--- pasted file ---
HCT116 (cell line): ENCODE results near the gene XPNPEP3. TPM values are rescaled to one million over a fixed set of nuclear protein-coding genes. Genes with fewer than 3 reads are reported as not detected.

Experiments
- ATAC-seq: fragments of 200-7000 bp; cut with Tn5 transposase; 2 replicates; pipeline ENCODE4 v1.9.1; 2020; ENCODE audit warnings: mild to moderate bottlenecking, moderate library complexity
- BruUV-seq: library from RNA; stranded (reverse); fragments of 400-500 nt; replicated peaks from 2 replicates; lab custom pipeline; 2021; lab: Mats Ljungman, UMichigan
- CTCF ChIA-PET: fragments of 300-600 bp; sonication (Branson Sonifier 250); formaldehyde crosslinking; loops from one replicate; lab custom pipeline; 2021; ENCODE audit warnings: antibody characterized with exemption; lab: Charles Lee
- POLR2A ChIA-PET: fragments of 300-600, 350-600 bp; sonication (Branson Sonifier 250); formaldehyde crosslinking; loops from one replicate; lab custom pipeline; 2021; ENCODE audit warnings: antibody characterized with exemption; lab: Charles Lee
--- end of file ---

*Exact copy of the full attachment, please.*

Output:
HCT116 (cell line): ENCODE results near the gene XPNPEP3. TPM values are rescaled to one million over a fixed set of nuclear protein-coding genes. Genes with fewer than 3 reads are reported as not detected.

Experiments
- ATAC-seq: fragments of 200-7000 bp; cut with Tn5 transposase; 2 replicates; pipeline ENCODE4 v1.9.1; 2020; ENCODE audit warnings: mild to moderate bottlenecking, moderate library complexity
- BruUV-seq: library from RNA; stranded (reverse); fragments of 400-500 nt; replicated peaks from 2 replicates; lab custom pipeline; 2021; lab: Mats Ljungman, UMichigan
- CTCF ChIA-PET: fragments of 300-600 bp; sonication (Branson Sonifier 250); formaldehyde crosslinking; loops from one replicate; lab custom pipeline; 2021; ENCODE audit warnings: antibody characterized with exemption; lab: Charles Lee
- POLR2A ChIA-PET: fragments of 300-600, 350-600 bp; sonication (Branson Sonifier 250); formaldehyde crosslinking; loops from one replicate; lab custom pipeline; 2021; ENCODE audit warnings: antibody characterized with exemption; lab: Charles Lee